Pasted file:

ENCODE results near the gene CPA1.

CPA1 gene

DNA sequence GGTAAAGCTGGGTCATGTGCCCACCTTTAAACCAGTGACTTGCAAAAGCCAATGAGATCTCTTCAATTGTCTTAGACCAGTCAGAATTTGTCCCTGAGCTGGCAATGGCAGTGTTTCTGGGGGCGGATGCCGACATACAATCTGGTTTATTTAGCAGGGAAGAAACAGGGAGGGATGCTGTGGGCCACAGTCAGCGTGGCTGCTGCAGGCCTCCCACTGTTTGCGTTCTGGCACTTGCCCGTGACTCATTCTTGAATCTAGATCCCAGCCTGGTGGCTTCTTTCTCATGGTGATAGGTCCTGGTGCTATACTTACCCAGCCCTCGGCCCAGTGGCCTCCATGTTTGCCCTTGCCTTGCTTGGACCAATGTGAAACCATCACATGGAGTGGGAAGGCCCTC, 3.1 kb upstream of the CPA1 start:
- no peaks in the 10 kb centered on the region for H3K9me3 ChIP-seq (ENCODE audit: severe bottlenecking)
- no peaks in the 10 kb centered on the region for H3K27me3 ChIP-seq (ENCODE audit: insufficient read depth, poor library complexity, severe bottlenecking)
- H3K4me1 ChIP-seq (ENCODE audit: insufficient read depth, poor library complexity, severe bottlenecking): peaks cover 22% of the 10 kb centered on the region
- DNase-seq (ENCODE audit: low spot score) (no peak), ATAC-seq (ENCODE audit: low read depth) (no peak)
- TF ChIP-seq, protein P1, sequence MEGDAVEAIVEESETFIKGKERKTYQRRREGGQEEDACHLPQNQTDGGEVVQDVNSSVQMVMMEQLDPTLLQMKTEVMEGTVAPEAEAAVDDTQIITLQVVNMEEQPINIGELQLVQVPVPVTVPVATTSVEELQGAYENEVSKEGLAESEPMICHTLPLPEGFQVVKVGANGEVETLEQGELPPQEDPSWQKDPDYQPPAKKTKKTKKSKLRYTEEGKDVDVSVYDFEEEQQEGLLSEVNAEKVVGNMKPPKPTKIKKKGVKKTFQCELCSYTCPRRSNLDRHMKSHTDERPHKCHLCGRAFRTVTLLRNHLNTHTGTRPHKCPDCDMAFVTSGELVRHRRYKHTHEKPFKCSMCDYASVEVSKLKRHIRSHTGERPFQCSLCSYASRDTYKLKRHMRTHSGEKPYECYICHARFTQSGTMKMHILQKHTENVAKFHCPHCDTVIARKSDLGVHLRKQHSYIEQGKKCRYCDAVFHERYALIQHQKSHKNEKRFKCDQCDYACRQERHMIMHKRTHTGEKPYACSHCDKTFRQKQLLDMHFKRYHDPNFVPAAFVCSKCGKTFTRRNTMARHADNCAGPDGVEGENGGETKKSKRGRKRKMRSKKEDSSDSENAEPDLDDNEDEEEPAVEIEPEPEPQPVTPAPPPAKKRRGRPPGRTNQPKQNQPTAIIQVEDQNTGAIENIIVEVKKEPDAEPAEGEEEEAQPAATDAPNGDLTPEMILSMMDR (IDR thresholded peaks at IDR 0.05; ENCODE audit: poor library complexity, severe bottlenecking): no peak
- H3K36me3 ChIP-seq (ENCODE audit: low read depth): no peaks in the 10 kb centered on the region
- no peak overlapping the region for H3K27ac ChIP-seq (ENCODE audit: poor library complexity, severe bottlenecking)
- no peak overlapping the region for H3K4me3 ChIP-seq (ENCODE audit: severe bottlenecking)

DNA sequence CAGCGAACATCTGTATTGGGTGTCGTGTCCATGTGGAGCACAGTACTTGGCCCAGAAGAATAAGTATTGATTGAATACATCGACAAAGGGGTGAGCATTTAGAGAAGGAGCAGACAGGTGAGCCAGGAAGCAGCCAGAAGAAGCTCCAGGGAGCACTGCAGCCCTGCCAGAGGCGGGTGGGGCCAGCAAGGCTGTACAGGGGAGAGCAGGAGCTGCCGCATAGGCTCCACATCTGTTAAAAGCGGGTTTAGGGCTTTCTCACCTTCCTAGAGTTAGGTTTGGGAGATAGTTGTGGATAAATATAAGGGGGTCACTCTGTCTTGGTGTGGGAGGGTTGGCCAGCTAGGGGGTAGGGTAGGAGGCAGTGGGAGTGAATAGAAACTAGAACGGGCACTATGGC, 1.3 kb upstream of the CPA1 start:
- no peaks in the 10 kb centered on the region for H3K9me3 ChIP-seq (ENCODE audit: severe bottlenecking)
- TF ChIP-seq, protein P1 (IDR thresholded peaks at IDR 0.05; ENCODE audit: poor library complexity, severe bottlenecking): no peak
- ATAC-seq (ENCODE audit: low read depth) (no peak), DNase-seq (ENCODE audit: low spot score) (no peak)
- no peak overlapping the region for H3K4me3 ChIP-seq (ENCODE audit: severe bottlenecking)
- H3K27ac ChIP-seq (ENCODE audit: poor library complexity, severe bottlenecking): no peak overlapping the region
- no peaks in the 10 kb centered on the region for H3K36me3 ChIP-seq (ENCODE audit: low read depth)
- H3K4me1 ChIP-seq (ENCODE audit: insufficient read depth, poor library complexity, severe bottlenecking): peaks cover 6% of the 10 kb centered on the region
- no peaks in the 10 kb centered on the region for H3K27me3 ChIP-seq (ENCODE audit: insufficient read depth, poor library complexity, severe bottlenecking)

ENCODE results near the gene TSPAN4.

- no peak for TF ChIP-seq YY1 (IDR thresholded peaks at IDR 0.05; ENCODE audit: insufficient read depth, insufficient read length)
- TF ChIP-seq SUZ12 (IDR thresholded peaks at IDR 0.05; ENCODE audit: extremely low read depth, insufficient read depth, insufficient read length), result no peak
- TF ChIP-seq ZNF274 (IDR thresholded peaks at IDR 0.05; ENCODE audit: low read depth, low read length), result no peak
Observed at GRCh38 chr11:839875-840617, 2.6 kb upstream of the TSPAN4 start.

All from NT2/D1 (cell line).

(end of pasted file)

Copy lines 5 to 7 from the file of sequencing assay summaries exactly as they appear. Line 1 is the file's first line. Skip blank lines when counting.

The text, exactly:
- no peaks in the 10 kb centered on the region for H3K27me3 ChIP-seq (ENCODE audit: insufficient read depth, poor library complexity, severe bottlenecking)
- H3K4me1 ChIP-seq (ENCODE audit: insufficient read depth, poor library complexity, severe bottlenecking): peaks cover 22% of the 10 kb centered on the region
- DNase-seq (ENCODE audit: low spot score) (no peak), ATAC-seq (ENCODE audit: low read depth) (no peak)